We need self-compassion to track, lose, and await the return of our focus with patience. About once a week or so, someone tells me that their life has been going swimmingly, until a major stressor disrupted it. They lost their job, saw an unkind ex who is doing really well, or have come to the conclusion that they will never have kids or get married but want to. Mired in this newly found and consuming mess, they feel their focus take leave along with their well-being, and sense of security.
It is clear that their focus has not gone. Well, it has certainly not left in the conventional sense. It is simply hiding. The same thing you would probably do, if you had promised your boss all the happiness in the world only to have him discover that he had been pursuing the wrong things all this time. That is how we feel, when life persuades us that we are no closer to feeling happy, secure, and settled after months or perhaps years of hard work.
Failures And Their Indirect Paths To Success
The problem with life is that it is not linear. Most failures actually bring you closer to the successes you need to be happy, but because this is not immediately evident, we have a tendency to believe that they are simply indications of wrong turns, and our own unworthiness. Self-Compassion is an important practice because in working on self-compassion you will see peaks and valleys like those we have just mentioned that occur in your life. In this experience, you will also have epiphanies that you will realize have required failure.
So, why don’t we just accept that failures are an indirect path to success? For one thing, it is hard to know what you have gleaned from a failure amidst the wreckage of a potential success. The feeling of failure is a particularly unpleasant one, and social media has provided us with a constant reminder that people not named us are winning. Darn them! Of course, social media leaves out the part, where these same people are also experiencing frequent failures, but that which we cannot see will probably always deceive us.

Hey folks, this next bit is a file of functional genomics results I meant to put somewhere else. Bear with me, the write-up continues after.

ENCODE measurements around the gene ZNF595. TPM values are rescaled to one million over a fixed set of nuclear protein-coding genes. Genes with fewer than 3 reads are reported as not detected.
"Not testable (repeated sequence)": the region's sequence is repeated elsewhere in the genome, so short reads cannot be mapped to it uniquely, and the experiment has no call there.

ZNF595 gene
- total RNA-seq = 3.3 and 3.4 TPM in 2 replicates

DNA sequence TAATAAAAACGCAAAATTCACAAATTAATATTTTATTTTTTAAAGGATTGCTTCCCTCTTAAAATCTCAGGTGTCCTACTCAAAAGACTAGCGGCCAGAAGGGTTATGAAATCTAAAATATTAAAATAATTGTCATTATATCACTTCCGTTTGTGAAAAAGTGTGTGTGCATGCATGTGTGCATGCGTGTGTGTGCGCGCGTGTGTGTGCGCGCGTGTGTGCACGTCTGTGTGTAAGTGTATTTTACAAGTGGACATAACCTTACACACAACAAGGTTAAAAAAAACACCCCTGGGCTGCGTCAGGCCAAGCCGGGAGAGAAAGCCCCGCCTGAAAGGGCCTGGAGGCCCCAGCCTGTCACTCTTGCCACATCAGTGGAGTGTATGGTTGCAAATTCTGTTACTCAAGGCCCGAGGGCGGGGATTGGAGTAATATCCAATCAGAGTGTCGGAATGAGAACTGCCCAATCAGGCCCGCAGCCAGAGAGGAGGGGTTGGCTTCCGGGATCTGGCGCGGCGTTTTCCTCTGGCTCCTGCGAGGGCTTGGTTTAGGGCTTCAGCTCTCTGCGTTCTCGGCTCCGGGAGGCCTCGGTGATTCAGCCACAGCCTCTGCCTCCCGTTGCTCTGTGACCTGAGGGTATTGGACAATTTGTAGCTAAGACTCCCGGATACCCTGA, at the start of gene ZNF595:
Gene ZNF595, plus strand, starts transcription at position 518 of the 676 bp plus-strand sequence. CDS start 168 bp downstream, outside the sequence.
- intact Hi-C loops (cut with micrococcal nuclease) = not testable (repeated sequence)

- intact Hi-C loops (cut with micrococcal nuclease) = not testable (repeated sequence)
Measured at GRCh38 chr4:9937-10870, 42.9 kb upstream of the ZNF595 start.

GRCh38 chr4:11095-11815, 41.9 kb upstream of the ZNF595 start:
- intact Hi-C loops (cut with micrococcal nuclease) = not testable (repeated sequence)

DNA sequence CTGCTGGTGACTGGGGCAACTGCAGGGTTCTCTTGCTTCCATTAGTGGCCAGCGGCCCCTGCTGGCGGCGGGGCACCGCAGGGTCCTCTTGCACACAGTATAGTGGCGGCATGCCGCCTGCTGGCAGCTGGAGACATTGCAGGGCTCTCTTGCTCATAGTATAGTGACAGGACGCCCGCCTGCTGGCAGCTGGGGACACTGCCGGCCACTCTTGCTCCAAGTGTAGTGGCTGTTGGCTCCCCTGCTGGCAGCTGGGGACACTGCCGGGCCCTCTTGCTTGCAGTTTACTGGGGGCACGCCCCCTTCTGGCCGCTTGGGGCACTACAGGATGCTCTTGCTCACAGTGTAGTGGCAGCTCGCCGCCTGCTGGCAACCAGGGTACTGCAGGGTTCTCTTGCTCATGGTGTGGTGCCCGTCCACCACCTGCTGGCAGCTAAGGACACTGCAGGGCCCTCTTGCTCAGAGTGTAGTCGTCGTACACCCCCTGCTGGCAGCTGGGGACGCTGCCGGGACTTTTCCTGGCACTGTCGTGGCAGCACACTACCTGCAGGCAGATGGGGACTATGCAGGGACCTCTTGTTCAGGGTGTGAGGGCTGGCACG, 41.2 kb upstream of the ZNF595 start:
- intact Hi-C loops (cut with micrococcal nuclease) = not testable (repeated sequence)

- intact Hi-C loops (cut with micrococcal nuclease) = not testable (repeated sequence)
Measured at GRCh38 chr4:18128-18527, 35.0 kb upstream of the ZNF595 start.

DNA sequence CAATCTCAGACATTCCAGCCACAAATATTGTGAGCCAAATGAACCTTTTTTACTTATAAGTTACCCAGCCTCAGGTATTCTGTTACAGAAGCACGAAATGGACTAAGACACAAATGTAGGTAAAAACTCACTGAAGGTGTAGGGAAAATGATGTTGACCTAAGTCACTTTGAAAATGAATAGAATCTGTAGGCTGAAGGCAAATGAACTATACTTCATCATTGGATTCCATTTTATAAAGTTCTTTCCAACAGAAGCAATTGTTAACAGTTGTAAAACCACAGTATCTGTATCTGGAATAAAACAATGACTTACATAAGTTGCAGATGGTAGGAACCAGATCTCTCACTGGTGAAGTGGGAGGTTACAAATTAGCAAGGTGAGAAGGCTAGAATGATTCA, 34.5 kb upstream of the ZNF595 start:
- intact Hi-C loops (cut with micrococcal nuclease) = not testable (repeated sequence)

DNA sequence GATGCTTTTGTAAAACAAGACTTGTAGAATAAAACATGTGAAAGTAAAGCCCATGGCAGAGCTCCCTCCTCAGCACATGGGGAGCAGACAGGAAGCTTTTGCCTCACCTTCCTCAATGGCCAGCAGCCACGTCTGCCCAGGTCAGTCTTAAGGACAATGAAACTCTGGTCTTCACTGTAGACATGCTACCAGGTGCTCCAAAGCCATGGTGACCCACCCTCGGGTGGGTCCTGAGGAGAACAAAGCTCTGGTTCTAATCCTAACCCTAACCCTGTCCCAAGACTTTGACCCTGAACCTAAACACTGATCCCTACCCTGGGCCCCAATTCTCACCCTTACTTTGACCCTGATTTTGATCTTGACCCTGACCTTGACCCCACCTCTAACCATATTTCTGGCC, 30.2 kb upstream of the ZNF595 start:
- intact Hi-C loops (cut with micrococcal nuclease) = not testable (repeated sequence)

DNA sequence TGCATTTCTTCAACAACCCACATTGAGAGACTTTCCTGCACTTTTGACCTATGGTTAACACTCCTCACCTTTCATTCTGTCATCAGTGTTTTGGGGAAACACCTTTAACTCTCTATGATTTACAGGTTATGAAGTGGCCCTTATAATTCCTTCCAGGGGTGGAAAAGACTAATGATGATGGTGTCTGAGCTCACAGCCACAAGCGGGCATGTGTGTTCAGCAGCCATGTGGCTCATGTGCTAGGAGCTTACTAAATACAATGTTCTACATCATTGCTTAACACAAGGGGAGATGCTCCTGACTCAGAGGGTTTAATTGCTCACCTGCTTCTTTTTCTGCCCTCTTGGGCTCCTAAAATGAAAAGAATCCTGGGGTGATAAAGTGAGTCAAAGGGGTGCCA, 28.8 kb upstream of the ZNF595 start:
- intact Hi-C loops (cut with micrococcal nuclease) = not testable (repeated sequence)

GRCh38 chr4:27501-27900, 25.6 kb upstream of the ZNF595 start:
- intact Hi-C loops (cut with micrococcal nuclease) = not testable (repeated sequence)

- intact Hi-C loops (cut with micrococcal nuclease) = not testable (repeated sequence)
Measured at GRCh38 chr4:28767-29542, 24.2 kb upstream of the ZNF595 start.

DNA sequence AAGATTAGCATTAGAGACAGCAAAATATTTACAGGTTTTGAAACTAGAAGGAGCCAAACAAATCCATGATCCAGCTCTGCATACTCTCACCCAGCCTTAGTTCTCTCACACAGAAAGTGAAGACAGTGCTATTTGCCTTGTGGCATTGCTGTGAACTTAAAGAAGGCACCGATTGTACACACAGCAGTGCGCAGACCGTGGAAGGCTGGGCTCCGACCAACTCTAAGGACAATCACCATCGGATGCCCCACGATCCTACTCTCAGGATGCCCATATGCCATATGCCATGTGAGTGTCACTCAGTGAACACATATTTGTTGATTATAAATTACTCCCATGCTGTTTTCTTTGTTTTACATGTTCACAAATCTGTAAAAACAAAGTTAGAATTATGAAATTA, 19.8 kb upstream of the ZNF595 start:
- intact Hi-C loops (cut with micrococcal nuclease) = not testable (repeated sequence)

Grieve The Failure To Regain The Focus
Following this logic, we understand that failure provides us with ample hardships. Self-Compassion reminds us that these hardships must be acknowledged. They also must be grieved. If you are feeling low, and you bump into a despicable ex, who is having amazing success, then you are going to suffer. If this suffering is inevitable, why not grieve the suffering?
Be honest, the ex is an ex for a reason, so there is no reason to dwell on them. Some part of you knows that getting back together with them would be like sleeping on a bed of nails. Sure, you would have great posture, but it would be way too uncomfortable to merit more than one sleepless night.
When we grieve loss, we are able to open up to self-compassion and kindness. Once we are on the mend, we begin to get a sense of what is really important. Our focus returns, and is even sharper than before. Our roadmap to success is made clearer by this experience, and we feel renewed.
We have a new purpose. We remember why we did not want to stay at the job we lost or left, or be with that ex. We have already wished them well enough to not carry the burden of their experience. Now, we have the resources available to refocus on pursuing the values and meaningful life that fills us with joy and ease.
Don’t Give Up The Promise Of A Good Meal Because Of The Reminder Of A Bad One
After explaining this to a friend in the past, they asked me if my new experience would not still be tainted by one of these past failures. I simply replied, “If I have to walk past ten smelly restaurants to get to one I can appreciate, I am going to make that walk every day. How will I be able to think of the smelly restaurants, when I am otherwise engaged in a delightfully, delicious meal?” Failures are like meals gone bad. Do not stop eating because of a couple bad meals. It gets better, so long as you grieve the bad ones, and give yourself permission to enjoy the good ones.
365 Days of Self-Compassion. Day 145. In The Books.